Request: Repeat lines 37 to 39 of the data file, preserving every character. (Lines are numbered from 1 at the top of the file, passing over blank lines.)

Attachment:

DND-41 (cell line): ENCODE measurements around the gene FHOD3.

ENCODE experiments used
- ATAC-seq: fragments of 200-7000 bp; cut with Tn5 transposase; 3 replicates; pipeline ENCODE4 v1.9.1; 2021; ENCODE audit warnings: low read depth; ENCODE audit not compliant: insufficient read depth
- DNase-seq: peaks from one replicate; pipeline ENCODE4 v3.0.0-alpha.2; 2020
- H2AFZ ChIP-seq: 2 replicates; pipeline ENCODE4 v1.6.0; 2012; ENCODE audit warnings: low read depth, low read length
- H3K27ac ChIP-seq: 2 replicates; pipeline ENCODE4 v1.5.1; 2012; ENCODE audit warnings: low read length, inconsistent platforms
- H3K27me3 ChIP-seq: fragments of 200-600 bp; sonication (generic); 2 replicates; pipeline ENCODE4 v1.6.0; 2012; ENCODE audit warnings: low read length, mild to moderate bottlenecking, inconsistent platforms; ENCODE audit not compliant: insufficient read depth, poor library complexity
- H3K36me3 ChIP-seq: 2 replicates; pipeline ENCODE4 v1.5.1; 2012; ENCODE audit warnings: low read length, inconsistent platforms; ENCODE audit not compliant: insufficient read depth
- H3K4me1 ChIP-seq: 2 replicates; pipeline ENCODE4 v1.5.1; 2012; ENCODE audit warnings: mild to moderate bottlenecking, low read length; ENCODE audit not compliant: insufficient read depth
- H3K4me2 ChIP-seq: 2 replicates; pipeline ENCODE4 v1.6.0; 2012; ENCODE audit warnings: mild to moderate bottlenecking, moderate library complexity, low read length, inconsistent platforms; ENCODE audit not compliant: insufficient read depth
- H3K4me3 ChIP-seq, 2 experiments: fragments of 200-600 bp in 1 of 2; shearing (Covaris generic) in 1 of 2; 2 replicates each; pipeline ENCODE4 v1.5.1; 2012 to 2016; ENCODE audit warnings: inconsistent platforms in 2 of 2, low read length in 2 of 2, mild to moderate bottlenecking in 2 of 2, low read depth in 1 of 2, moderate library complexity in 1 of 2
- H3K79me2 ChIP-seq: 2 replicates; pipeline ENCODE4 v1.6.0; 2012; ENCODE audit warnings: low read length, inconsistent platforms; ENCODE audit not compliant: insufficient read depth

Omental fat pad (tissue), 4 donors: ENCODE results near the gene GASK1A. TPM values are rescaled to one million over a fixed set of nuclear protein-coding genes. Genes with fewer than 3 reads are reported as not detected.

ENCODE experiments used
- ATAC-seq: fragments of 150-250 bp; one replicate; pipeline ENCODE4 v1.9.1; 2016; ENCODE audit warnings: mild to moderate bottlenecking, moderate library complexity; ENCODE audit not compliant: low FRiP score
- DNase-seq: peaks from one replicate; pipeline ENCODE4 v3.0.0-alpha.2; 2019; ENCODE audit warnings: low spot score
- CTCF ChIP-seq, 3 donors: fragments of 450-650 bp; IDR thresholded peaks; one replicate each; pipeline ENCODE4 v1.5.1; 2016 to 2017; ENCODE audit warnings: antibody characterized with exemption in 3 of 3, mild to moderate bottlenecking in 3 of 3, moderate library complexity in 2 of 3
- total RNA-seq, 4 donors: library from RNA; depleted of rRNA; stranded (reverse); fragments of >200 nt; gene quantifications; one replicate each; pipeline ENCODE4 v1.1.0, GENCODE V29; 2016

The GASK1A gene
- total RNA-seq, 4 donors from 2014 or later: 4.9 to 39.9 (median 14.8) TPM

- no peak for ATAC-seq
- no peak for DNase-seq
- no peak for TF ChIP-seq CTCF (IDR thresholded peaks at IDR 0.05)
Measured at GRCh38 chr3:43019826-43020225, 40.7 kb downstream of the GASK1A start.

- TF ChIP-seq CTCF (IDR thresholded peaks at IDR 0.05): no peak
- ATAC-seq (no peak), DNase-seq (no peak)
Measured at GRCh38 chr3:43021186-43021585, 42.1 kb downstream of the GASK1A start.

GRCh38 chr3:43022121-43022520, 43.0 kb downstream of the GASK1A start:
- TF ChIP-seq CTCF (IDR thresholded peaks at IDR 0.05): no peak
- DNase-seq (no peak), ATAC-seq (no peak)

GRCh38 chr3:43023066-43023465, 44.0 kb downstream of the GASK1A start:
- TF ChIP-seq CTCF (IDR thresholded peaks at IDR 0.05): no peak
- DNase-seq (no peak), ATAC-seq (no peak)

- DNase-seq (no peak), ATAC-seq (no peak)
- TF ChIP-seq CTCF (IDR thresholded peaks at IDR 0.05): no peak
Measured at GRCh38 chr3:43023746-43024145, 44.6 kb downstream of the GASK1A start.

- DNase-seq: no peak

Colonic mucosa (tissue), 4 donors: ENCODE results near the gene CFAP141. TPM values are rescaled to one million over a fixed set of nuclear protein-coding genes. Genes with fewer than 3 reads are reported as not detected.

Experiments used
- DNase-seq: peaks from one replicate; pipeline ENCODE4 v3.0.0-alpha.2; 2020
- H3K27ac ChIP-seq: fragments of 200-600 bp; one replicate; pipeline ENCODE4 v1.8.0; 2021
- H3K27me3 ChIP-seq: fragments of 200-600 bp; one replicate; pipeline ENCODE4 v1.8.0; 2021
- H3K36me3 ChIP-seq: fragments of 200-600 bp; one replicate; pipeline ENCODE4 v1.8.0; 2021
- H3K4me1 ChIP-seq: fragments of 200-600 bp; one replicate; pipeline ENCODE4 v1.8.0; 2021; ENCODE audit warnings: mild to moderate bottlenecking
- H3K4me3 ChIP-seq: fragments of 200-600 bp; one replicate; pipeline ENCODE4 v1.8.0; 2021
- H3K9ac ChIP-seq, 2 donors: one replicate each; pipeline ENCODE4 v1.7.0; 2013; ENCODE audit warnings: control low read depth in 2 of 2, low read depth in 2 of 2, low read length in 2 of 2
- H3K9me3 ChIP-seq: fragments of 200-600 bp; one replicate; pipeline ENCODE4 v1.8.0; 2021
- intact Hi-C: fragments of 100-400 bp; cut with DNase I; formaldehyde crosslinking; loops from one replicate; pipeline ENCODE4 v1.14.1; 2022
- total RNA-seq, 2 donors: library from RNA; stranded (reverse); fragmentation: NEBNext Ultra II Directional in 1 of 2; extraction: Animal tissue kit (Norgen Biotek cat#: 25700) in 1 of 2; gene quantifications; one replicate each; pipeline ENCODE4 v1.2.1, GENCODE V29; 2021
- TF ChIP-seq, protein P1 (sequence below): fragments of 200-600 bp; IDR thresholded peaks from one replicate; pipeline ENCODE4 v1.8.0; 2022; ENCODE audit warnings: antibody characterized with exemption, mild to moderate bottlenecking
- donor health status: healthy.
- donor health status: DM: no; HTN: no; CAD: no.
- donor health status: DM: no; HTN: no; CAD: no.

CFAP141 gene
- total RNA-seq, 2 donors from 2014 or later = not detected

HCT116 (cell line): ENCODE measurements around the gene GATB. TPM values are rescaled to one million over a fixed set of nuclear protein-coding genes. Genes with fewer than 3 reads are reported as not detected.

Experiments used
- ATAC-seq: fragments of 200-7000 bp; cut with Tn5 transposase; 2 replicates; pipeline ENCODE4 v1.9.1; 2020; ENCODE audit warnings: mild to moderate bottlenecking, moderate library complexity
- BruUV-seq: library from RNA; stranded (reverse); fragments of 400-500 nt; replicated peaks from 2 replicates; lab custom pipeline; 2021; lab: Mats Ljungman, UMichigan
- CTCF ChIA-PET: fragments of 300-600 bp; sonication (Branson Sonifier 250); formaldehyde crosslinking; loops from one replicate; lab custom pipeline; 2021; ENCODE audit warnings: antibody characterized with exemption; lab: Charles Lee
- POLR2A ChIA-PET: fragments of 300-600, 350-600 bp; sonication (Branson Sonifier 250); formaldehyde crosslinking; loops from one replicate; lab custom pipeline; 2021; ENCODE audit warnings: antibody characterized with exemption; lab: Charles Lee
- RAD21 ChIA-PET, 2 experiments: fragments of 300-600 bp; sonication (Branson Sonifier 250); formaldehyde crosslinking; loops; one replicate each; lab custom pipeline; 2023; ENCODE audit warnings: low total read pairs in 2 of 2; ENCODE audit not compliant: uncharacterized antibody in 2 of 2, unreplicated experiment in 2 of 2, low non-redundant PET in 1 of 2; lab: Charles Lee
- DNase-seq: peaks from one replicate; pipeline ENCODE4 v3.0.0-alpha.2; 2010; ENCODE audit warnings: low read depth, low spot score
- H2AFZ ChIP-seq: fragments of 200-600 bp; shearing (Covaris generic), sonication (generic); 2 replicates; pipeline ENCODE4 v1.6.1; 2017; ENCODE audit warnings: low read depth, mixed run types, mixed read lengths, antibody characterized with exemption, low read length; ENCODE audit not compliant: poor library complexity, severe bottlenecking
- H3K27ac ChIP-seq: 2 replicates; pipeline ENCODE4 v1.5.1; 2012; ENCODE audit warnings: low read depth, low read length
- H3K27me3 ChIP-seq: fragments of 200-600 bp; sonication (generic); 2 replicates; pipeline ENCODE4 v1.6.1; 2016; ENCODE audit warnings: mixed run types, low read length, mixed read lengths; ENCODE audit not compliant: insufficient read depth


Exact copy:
- DNase-seq: no peak

Colonic mucosa (tissue), 4 donors: ENCODE results near the gene CFAP141. TPM values are rescaled to one million over a fixed set of nuclear protein-coding genes. Genes with fewer than 3 reads are reported as not detected.

Experiments used